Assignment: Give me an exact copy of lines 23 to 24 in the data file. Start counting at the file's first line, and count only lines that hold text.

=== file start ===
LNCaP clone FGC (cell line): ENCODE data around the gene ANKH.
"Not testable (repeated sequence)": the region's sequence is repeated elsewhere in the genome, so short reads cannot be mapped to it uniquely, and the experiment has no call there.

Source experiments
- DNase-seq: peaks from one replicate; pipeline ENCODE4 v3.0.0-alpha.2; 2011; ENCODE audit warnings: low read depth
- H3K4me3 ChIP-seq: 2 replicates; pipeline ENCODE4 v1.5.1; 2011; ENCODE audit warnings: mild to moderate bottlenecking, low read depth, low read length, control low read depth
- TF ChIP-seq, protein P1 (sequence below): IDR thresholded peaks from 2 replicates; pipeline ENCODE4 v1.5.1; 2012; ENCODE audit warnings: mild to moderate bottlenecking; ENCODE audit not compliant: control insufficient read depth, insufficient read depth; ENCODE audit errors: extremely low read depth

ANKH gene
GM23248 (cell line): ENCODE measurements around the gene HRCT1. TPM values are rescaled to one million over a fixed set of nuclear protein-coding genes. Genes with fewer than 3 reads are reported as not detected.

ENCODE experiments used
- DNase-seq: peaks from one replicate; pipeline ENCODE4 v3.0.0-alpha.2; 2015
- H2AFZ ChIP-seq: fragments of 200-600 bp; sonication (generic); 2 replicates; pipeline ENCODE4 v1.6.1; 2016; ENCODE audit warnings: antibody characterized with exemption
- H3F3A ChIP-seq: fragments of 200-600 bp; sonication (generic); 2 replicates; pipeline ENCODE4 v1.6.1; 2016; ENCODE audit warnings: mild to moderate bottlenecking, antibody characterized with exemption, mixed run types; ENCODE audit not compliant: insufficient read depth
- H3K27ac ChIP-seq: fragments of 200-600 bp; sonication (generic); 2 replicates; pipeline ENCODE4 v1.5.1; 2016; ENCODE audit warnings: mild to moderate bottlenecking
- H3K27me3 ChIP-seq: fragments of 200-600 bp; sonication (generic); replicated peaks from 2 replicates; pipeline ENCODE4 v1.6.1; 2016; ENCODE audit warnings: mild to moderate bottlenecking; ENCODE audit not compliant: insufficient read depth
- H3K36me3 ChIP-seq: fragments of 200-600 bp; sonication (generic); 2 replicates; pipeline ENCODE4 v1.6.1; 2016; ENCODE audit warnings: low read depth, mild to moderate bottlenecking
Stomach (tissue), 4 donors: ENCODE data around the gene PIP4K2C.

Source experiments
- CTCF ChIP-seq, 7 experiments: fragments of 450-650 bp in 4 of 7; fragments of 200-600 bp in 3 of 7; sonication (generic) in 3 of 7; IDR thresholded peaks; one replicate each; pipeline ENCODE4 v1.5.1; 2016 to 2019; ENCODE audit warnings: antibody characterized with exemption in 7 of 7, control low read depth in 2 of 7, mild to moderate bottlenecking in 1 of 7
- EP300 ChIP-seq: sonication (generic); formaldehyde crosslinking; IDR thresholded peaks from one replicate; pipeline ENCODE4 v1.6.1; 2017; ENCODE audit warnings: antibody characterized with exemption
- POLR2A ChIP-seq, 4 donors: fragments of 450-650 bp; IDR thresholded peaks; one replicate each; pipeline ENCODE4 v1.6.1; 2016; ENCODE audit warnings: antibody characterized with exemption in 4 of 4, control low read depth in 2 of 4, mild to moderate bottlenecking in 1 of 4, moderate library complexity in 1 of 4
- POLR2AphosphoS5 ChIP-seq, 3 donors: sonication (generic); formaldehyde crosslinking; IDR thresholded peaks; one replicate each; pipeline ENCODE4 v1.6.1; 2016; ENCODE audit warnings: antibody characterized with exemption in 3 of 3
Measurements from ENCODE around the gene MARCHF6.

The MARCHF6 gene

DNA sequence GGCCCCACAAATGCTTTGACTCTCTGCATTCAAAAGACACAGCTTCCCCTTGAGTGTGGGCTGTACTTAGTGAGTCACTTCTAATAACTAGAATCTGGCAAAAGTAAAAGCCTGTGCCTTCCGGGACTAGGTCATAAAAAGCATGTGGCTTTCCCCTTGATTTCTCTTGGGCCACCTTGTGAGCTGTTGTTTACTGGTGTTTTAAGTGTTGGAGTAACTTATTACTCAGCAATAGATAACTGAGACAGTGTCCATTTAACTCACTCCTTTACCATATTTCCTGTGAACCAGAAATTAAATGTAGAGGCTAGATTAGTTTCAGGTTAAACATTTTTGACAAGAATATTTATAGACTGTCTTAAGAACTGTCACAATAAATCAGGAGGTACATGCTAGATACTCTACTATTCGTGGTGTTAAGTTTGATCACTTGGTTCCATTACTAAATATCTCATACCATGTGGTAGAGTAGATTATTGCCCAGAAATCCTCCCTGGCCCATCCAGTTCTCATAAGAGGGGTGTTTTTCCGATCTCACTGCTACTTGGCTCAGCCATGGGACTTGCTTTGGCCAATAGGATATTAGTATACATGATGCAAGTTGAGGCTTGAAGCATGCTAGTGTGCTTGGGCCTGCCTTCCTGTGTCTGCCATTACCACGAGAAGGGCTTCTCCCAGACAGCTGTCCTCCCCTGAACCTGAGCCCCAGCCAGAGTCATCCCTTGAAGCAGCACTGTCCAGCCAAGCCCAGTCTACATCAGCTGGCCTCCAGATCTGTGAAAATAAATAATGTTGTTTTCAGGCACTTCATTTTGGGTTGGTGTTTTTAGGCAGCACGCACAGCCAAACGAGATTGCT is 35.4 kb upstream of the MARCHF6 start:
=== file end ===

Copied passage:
The MARCHF6 gene

DNA sequence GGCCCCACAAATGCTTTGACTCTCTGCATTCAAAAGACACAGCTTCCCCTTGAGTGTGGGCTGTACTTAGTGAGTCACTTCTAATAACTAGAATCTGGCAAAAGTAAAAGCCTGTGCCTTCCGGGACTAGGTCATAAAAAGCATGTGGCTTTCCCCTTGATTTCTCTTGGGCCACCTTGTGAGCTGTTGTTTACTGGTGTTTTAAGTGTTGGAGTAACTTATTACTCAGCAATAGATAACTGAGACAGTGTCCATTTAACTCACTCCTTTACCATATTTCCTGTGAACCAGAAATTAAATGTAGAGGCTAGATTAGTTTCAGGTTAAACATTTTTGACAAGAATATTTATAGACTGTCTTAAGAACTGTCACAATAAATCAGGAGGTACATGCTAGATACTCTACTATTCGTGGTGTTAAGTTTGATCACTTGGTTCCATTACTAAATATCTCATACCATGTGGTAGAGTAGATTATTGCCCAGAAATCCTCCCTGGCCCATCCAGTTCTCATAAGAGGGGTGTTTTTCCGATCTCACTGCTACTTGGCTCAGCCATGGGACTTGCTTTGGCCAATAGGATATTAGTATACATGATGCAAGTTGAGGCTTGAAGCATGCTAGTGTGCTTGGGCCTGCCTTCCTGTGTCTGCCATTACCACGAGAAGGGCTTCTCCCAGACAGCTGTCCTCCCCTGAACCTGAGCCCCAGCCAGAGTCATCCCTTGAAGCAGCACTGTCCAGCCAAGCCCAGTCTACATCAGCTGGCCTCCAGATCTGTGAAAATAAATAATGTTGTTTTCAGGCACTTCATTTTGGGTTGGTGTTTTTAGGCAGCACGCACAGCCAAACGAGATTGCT is 35.4 kb upstream of the MARCHF6 start: